Suvorexant works by blocking the orexin receptor subtypes A and B. These drugs are also known as dual orexin receptor antagonists (DORA). Orexin receptors are located in the lateral hypothalamus. They are responsible for central promotion of wakefulness.
Suvorexant is indicated in patients with insomnia who have difficulties with initiating sleep and maintaining sleep.
Risk of somnolence increases with dosage. The patient may complain about nighttime "sleep-driving." Depression may be worsened in patients with suicidal thinking. Other side effects are hypnagogic/hypnopompic hallucinations, sleep paralysis, and cataplexy-like symptoms.
The most common side effects of patients taking suvorexant are somnolence, fatigue, and headache. Others include cough, dry mouth, and increase risk of respiratory tract infections. These effects are dose-dependent.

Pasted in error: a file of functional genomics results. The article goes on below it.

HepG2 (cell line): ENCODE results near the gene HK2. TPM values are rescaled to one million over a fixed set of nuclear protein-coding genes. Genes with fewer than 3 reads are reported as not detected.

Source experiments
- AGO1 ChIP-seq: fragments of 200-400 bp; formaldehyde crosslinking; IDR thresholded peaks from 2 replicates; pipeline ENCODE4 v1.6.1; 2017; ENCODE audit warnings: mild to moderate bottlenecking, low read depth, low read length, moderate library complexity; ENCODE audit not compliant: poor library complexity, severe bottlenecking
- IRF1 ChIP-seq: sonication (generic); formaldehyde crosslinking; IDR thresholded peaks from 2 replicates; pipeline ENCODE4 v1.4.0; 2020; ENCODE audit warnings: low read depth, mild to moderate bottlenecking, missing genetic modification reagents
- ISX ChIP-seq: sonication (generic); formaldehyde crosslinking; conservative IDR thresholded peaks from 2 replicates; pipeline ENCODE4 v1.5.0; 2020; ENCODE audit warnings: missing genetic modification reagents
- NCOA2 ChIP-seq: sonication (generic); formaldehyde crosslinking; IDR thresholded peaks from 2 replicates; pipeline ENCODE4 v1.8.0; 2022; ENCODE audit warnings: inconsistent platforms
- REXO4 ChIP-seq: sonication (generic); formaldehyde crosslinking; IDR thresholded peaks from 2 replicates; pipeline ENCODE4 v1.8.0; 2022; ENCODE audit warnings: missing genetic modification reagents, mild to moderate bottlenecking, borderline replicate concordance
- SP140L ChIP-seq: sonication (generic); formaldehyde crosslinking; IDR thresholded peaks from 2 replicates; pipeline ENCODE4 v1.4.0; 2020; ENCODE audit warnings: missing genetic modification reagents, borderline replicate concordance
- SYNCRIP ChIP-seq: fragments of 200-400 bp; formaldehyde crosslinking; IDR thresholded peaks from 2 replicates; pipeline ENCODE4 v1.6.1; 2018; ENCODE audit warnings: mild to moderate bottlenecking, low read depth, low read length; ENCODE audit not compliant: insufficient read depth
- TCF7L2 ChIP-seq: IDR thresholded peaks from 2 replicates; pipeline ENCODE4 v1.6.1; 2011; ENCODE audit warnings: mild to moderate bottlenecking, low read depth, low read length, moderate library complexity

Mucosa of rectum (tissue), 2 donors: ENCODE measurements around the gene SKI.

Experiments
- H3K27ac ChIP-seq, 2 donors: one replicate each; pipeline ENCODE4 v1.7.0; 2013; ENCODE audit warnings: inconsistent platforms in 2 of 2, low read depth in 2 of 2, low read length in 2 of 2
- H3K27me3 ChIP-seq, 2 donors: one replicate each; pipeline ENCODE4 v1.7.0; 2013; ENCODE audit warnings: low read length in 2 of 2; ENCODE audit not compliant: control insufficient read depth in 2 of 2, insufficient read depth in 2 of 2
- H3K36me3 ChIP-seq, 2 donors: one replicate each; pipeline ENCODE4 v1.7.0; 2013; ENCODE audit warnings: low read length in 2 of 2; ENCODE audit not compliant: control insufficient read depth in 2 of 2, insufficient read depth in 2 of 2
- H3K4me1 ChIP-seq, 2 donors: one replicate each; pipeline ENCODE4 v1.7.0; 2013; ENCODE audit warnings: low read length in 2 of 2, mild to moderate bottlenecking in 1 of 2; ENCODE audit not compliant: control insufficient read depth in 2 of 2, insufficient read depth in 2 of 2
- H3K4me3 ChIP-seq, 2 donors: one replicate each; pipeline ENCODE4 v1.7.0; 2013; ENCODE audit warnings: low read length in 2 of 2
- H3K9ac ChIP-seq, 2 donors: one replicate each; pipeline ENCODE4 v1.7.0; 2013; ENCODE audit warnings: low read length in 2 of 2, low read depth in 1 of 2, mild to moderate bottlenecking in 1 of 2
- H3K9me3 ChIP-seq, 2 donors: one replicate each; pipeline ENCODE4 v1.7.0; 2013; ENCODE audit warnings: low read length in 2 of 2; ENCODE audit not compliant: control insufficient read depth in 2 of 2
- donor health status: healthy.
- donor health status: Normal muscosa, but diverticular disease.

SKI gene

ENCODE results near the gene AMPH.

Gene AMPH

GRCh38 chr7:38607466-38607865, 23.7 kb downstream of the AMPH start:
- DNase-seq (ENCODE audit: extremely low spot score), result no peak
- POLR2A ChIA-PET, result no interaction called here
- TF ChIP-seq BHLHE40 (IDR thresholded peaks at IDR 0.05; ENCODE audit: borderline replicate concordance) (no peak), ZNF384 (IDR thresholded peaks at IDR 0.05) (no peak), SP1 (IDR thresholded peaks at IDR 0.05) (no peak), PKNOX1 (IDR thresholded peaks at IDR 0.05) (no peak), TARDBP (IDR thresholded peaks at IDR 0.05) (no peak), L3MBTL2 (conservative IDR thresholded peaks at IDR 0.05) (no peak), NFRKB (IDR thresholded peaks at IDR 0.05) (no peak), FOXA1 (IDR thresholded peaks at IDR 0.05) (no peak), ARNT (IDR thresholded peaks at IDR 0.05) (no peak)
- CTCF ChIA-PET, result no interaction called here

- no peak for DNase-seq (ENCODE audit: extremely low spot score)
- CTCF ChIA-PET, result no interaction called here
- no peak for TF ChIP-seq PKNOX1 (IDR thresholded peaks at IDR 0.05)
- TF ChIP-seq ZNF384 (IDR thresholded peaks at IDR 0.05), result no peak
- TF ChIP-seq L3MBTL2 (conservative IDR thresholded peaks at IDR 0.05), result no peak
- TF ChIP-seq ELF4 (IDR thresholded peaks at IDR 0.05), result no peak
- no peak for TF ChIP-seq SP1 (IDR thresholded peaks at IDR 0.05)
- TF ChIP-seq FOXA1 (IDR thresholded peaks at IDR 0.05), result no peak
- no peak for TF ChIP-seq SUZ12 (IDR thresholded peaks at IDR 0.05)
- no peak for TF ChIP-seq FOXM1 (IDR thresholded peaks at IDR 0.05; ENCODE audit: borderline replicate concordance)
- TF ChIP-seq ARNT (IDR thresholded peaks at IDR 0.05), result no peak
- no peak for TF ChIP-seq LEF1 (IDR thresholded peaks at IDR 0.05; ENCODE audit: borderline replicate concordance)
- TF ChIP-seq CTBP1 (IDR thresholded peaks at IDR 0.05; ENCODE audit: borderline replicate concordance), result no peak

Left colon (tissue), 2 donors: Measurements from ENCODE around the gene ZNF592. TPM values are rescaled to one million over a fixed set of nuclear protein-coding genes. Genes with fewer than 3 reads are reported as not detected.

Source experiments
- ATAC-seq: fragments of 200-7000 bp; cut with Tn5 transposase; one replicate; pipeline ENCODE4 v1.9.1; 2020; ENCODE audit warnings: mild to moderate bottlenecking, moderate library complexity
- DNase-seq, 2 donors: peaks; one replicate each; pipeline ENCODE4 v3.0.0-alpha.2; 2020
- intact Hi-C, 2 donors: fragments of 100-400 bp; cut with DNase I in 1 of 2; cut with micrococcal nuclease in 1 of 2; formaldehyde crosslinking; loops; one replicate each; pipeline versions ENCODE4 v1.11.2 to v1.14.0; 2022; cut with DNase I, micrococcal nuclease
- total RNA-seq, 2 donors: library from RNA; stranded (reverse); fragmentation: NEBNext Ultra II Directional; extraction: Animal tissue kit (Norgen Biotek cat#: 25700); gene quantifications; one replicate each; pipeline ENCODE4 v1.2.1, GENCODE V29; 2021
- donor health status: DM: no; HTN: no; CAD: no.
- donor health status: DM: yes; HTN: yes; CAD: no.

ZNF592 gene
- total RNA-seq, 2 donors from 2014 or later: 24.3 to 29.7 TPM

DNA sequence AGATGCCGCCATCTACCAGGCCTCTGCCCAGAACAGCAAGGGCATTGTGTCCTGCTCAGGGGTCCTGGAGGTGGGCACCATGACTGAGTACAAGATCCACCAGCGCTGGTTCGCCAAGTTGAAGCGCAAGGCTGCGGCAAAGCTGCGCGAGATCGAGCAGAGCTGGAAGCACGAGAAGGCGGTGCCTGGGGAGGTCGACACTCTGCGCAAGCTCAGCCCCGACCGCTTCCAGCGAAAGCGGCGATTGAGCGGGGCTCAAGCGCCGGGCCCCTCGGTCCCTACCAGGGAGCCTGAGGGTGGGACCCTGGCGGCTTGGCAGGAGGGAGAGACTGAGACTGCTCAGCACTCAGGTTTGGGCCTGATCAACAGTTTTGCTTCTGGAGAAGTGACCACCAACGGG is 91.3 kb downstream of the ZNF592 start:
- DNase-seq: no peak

Sleep disturbances such as abnormal dreams, sleep terrors, and nightmares are sometimes reported in patients taking Suvorexant.
It is dangerous to administer a sleep aid like suvorexant to patients with narcolepsy because they may fall asleep at unpredictable, inopportune times and be unable to wake in a timely manner.
Studies have shown that patients with moderate hepatic impairment have an increased terminal half-life of suvorexant compared with healthy subjects. Suvorexant is mainly metabolized by CYP3A in the liver. Taking suvorexant with other medications that are potent inhibitors of CYP3A will increase the drug concentration in the blood.
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